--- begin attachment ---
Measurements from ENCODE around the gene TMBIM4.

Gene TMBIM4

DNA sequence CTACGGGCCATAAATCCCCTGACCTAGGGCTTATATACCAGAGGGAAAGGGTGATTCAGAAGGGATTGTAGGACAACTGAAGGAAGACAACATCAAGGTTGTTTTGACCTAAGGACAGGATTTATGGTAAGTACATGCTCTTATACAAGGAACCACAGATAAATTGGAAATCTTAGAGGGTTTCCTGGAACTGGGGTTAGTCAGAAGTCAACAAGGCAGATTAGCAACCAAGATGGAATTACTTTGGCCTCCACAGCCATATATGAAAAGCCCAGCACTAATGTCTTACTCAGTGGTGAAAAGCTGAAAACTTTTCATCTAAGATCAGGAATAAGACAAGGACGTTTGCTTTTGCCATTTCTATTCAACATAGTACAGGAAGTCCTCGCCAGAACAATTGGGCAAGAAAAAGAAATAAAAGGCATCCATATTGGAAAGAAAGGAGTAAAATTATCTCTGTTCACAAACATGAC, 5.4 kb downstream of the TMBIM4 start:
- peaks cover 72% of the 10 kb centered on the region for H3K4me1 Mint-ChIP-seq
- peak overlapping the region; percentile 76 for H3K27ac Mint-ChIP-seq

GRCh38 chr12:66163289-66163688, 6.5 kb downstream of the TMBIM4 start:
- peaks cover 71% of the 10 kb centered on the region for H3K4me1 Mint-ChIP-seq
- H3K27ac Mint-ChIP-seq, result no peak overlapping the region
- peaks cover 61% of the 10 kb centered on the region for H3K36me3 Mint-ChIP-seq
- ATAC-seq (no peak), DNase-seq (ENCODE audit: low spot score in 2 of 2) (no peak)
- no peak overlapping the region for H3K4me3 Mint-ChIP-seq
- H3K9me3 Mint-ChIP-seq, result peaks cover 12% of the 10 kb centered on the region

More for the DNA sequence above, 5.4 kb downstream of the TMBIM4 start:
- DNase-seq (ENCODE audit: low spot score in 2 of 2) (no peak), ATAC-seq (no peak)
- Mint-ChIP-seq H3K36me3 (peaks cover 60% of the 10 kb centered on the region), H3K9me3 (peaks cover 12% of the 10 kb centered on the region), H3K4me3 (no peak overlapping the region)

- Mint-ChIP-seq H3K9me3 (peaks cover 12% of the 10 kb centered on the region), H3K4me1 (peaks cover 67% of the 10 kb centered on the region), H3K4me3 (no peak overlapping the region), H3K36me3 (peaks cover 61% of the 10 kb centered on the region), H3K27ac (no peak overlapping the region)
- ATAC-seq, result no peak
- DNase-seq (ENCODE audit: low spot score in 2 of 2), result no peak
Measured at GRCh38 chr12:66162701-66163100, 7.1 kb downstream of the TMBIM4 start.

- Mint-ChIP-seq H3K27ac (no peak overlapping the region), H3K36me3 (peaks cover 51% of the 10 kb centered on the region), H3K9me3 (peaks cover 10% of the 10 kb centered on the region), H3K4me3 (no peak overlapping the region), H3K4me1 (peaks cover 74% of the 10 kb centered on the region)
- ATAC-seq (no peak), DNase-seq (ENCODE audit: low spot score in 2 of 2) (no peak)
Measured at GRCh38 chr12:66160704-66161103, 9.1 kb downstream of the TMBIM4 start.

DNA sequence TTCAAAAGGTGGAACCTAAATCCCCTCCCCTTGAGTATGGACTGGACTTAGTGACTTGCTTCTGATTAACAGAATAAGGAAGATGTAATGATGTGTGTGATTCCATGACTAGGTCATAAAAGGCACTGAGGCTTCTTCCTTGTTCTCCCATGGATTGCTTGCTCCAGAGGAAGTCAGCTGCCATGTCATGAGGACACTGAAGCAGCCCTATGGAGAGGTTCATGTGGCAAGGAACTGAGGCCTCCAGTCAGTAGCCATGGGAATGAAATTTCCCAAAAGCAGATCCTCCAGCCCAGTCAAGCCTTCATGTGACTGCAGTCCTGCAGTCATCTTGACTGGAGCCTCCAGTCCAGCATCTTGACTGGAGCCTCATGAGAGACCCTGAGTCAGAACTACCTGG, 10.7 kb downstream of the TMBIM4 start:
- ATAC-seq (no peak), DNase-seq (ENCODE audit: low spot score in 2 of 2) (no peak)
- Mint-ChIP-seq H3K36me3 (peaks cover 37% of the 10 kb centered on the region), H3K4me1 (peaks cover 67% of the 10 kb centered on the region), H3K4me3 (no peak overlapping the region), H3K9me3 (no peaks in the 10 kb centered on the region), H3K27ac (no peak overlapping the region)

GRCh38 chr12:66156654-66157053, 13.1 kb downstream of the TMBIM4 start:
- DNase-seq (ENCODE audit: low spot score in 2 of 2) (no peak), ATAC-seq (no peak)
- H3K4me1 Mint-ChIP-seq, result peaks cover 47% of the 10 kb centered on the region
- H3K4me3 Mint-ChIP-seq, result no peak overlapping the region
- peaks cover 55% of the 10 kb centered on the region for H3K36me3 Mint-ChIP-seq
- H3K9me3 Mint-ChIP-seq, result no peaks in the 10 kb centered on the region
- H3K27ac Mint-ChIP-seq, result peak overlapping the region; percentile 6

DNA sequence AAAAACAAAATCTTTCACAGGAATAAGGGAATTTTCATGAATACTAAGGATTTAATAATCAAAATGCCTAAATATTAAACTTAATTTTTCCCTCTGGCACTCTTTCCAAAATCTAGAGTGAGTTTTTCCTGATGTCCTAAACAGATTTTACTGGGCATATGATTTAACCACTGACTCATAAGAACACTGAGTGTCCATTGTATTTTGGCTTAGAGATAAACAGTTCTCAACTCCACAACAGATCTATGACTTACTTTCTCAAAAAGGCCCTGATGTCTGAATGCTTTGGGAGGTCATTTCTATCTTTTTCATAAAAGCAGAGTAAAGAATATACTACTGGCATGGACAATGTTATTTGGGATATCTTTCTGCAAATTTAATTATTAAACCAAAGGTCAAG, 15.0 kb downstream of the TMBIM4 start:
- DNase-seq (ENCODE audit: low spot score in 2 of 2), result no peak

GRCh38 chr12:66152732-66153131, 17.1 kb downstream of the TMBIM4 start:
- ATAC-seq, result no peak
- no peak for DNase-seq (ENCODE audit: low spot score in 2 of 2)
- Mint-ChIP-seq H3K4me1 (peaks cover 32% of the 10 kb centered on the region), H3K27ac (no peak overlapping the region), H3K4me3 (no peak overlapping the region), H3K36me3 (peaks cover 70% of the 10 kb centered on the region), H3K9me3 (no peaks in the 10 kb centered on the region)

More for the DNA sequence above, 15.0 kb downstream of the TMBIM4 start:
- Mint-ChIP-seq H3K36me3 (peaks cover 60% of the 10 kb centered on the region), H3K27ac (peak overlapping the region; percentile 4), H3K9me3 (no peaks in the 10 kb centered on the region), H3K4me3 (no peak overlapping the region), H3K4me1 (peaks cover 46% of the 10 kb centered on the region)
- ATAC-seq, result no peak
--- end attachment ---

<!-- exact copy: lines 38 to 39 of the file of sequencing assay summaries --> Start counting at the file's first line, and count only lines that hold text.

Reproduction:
- Mint-ChIP-seq H3K4me1 (peaks cover 32% of the 10 kb centered on the region), H3K27ac (no peak overlapping the region), H3K4me3 (no peak overlapping the region), H3K36me3 (peaks cover 70% of the 10 kb centered on the region), H3K9me3 (no peaks in the 10 kb centered on the region)

More for the DNA sequence above, 15.0 kb downstream of the TMBIM4 start: